Assessment of a rapid test on amniotic fluid for estimating fetal lung maturity WILLIAM



















We have measured the absorbance of centrifuged amniotic fluids at 650 nm. and found reasonably good correlation between the absorbance and the L/S ratio. In 67 fluids studied, an abSorbanCe of greater than 0.100 predicted correctly an US ratio of 2 or more in g6 per cent of the cases. When the absorbance was less than 0.100,70 per cent of the fluks had an L/S ratio of less than 2. (AM. J. OBSTET. GYNECOL. 130: 225, 1978.)

We and others4 have observed that there is a relationship between amniotic fluid turbidity and the L/S ratio. The L/S ratio is generally higher for turbid fluids, and it is possible to quantitate turbidity by spectrophotometry. Sbarra and associates,5 measured the absorbance of amniotic fluid samples at 400 nm. and found in 24 samples that an absorbance of 0.28 or more correlated well with an L/S ratio of two or more. They had only one false negative, which had an absorbance of 0.25 and an L/S ratio of 2.8/l. No faisepositive values were reported. A serious disadvantage associated with using 400 nm. is that bilirubin, hemoglobin, and meconium absorb at this wavelength. An absorbance at 400 nm. could be due to any of these three substances and might not be due to the turbidity of the fluid. In an addendum, Sbarra and associates3 suggested using 650 nm., a portion of the spectrum away from the wavelengths where pigments absorb. We have attempted to repeat the o’bservations of Sbarra and associates.5 Their procedure is based on the absorbance of 650 nm. of centrifuged amniotic fluid.

THE LECITHIN-SPHINGOMYELIN (L/S)ratio as described by Cluck and associates.’ has been widely accepted for judging fetal lung maturity. An L/S ratio of 2 or greater indicated pulmonary maturity in the majority of cases and minimal risk of the newborn infant developing respiratory distress syndrome. L/S ratios of less than 2 are commonly found in cases showing the respiratory distress syndrome. Unfortunately, the estimation of the L/S ratio is technically difficult to perform and is not available in many smaller hospita1 laboratories. Considerable effort has been exerted to develop a simple and rapid test to judge fetal pulmonary maturity. Clements and associates2 developed the foam stability test for amniotic fluid in 1972. Amniotic fluid is considered to be mature if it can generate a stable ring of bubbles in the presence of alcohol after the fluid has been shaken for 15 seconds. This test is based primarily on the ability of the surfactant lecithin to generate a stable foam. The “shake test” has not been entirely satisfactory as the manipulations, cleanliness, tube diameter, etc., are critical in determining the final result. A report critical of the “shake test” has appeared in the literature.” From the Defartments cf Obstetrics Pathology, Ohio State University. Received jar publication .Iccepted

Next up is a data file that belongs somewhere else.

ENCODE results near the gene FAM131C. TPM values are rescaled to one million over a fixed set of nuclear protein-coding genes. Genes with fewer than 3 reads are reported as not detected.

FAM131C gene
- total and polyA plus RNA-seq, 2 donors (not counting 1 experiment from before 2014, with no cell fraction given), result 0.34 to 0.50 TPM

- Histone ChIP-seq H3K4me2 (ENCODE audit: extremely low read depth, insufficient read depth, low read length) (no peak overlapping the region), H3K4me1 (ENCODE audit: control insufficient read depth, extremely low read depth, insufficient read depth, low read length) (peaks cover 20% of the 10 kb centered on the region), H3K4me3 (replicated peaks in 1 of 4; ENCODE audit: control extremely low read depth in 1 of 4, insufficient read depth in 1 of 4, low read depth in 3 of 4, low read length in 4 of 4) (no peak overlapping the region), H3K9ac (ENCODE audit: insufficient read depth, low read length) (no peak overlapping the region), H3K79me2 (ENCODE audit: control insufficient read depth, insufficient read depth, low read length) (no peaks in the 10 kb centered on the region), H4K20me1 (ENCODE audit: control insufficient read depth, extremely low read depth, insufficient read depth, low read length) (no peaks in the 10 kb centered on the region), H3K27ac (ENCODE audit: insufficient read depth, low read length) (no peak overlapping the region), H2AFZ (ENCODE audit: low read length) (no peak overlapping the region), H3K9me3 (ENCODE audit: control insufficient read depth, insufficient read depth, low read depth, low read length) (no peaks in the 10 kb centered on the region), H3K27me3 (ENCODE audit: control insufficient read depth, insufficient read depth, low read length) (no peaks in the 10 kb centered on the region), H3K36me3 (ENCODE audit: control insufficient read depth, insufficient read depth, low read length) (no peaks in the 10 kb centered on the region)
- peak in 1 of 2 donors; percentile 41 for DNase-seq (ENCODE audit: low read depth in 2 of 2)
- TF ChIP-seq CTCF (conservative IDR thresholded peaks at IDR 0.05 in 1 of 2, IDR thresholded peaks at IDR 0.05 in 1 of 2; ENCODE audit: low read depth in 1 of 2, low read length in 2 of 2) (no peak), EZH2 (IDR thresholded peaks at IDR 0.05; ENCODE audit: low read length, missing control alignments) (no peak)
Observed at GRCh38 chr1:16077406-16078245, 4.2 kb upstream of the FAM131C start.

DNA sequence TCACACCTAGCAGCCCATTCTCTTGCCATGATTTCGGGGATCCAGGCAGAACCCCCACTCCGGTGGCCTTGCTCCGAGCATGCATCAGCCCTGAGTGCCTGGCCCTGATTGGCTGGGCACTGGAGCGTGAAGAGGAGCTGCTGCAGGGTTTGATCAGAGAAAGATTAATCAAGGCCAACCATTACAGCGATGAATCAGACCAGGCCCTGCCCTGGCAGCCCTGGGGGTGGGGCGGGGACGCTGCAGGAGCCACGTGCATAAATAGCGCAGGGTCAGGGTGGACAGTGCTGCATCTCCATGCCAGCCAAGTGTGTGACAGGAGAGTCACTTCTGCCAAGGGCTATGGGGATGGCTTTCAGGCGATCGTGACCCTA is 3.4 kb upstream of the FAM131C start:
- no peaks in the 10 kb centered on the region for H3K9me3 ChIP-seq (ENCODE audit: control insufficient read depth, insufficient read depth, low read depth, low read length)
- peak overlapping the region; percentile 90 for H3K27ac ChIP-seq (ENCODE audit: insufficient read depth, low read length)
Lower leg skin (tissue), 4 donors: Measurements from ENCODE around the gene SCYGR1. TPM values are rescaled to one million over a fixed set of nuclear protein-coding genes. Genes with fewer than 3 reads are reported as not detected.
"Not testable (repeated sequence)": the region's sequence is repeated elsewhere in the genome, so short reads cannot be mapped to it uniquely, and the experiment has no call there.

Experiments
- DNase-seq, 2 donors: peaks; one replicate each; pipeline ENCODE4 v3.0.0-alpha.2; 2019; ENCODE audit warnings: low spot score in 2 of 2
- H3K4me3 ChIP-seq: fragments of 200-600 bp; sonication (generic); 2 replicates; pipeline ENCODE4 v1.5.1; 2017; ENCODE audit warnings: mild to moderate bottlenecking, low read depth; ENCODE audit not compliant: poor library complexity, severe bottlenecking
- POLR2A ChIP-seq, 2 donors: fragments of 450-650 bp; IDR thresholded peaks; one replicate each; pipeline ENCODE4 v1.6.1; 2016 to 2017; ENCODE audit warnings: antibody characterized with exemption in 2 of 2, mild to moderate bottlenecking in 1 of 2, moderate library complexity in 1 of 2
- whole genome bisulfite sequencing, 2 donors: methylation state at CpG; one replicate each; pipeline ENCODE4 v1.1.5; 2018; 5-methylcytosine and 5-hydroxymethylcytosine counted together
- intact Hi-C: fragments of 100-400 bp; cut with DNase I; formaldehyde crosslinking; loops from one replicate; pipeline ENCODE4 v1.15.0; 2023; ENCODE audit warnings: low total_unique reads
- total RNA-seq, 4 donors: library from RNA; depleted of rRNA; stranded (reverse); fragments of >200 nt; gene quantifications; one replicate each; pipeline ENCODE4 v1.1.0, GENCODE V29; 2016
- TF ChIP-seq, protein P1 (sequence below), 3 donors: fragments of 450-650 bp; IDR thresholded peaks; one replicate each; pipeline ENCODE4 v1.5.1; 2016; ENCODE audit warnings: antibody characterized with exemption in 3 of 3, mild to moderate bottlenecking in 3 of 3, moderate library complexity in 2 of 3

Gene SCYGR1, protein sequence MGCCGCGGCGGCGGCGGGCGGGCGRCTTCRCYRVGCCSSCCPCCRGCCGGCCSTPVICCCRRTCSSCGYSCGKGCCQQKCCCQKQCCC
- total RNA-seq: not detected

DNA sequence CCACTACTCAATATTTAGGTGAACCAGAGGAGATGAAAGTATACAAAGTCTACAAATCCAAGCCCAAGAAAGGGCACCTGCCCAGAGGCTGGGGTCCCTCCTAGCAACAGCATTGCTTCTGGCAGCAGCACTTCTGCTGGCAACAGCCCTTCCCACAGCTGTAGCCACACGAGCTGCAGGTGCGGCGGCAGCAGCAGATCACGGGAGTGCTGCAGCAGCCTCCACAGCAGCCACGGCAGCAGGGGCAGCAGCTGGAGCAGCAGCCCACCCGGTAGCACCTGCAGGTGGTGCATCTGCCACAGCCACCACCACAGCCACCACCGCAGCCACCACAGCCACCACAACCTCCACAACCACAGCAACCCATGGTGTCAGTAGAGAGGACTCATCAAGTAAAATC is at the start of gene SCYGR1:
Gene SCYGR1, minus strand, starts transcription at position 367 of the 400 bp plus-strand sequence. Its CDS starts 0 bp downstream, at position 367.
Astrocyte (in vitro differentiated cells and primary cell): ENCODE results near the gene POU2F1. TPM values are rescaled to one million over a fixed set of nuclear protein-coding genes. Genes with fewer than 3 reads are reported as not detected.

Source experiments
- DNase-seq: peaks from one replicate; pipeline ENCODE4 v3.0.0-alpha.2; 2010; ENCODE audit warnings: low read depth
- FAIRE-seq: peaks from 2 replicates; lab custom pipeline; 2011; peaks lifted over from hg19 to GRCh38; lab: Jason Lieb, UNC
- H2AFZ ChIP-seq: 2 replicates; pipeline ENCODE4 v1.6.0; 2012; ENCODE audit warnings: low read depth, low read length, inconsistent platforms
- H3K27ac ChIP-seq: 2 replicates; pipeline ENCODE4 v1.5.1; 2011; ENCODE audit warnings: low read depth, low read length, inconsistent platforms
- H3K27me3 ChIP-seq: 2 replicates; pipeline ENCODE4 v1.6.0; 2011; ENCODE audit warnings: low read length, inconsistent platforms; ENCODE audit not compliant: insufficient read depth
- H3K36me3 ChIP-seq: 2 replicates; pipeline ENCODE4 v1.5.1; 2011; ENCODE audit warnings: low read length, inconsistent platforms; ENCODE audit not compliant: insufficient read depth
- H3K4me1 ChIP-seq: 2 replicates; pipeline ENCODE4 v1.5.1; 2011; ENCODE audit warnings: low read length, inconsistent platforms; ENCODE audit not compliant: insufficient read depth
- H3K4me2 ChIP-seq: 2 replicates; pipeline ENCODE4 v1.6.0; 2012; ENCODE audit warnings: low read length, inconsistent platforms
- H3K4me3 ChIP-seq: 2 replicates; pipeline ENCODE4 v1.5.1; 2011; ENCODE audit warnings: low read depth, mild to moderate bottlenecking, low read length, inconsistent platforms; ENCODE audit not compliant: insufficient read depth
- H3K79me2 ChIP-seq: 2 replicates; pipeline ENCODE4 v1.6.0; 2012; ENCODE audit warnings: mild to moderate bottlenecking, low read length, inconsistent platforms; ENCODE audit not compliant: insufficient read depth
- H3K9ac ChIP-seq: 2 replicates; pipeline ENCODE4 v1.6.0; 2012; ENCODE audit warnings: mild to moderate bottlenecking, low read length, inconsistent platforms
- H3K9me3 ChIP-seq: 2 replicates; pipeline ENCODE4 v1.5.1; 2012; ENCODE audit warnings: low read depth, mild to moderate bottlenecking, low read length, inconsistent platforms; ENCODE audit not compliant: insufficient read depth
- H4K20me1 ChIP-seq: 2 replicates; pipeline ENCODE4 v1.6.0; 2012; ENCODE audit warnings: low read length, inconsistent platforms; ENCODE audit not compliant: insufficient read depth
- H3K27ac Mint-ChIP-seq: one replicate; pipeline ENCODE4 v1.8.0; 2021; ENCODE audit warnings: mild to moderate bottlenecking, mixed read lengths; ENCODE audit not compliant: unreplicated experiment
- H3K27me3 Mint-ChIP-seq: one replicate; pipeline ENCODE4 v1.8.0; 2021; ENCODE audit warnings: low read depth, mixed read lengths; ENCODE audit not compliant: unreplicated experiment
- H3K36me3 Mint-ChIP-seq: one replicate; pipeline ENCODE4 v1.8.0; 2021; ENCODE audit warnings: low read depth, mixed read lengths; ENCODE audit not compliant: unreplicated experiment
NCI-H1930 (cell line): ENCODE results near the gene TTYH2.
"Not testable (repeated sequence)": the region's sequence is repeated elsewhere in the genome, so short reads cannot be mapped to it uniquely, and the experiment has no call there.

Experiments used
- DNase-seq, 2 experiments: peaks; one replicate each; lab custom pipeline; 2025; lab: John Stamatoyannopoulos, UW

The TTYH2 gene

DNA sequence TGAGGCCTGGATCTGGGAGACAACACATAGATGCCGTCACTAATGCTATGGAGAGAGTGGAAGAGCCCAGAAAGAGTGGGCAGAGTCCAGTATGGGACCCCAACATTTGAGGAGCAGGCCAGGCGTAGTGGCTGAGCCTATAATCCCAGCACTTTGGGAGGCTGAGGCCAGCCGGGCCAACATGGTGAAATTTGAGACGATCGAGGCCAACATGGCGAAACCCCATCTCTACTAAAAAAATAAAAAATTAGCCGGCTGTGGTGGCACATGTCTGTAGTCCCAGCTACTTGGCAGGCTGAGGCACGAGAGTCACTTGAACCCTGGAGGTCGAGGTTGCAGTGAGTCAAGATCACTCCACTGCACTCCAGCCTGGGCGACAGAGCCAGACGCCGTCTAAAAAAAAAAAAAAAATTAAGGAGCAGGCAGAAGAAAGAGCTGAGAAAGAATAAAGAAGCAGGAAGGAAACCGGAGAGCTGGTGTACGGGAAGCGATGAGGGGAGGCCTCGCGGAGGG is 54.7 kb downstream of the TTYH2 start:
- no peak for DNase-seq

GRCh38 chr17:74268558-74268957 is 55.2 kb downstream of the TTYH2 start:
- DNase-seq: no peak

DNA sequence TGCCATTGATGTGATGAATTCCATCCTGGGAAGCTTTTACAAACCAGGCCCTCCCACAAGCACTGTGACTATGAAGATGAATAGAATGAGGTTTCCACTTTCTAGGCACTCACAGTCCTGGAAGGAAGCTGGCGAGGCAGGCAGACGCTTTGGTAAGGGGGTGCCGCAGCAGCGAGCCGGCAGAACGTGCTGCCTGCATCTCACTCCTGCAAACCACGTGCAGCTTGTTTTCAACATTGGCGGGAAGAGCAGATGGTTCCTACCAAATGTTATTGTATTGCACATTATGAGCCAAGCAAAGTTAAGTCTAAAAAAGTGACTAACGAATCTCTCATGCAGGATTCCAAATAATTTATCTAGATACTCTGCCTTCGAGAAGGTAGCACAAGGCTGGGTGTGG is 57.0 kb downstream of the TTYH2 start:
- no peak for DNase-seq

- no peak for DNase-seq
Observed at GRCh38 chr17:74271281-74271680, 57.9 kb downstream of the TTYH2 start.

and Gynecology

Matwkl and lnahods Of 87 amniotic fluid samples examined, 84 were obtained by transabdominal amniocentesis from 75 patients, one was obtained from a vaginal pool, and two were obtained via aspiration through a uterine pressure catheter. Samples that contained blood or meconium, which could not be centrifuged into a precipitate, were discarded because of the abovementioned absorbance interference. Among the indications for amniocentesis were re-


Aug-ust 19, 1977.

20, 1977.

Reprint reqzwsts: Wtlliam Copeland, Jr., M.D., Department of Obstetrics and Gynecology, N645 LGversiQ Hospital, 410 W. 10th Ave., Columbus, J321O.




Copeland et al.

January Am. J. Obstet.

Table I. Agreement between absorbance at 650 nm. and L/S ratio for fluid obtained at or near term (N = 87) Arbitrary


cut off 0.050




Detwmined absorbance

LIS ratio

0.050 0.050 co.075 bO.075 co.075 >0.075 O.lOO O.lOO 0.150 co. 150 >0.150

Assessment of a rapid test on amniotic fluid for estimating fetal lung maturity.

Assessment of a rapid test on amniotic fluid for estimating fetal lung maturity WILLIAM COPELAND, JR., STEMPEL, M.D. LAURENCE JOHN A. WILLIAM...
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